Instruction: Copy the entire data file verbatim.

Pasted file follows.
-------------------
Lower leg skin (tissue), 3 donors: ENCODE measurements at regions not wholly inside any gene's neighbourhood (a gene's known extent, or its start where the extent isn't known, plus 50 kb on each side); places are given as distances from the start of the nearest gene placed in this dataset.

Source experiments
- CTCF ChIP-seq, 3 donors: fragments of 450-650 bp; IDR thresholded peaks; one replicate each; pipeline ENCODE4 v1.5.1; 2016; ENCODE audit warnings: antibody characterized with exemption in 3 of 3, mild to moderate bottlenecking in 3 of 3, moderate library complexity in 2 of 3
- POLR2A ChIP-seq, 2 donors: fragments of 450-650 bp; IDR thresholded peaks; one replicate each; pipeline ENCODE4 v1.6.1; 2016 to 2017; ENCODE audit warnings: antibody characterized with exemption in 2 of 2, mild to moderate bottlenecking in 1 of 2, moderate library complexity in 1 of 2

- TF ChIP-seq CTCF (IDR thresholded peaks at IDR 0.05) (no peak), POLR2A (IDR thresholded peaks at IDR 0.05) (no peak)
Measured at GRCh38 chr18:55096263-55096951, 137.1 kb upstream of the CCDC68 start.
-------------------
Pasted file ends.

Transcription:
Lower leg skin (tissue), 3 donors: ENCODE measurements at regions not wholly inside any gene's neighbourhood (a gene's known extent, or its start where the extent isn't known, plus 50 kb on each side); places are given as distances from the start of the nearest gene placed in this dataset.

Source experiments
- CTCF ChIP-seq, 3 donors: fragments of 450-650 bp; IDR thresholded peaks; one replicate each; pipeline ENCODE4 v1.5.1; 2016; ENCODE audit warnings: antibody characterized with exemption in 3 of 3, mild to moderate bottlenecking in 3 of 3, moderate library complexity in 2 of 3
- POLR2A ChIP-seq, 2 donors: fragments of 450-650 bp; IDR thresholded peaks; one replicate each; pipeline ENCODE4 v1.6.1; 2016 to 2017; ENCODE audit warnings: antibody characterized with exemption in 2 of 2, mild to moderate bottlenecking in 1 of 2, moderate library complexity in 1 of 2

- TF ChIP-seq CTCF (IDR thresholded peaks at IDR 0.05) (no peak), POLR2A (IDR thresholded peaks at IDR 0.05) (no peak)
Measured at GRCh38 chr18:55096263-55096951, 137.1 kb upstream of the CCDC68 start.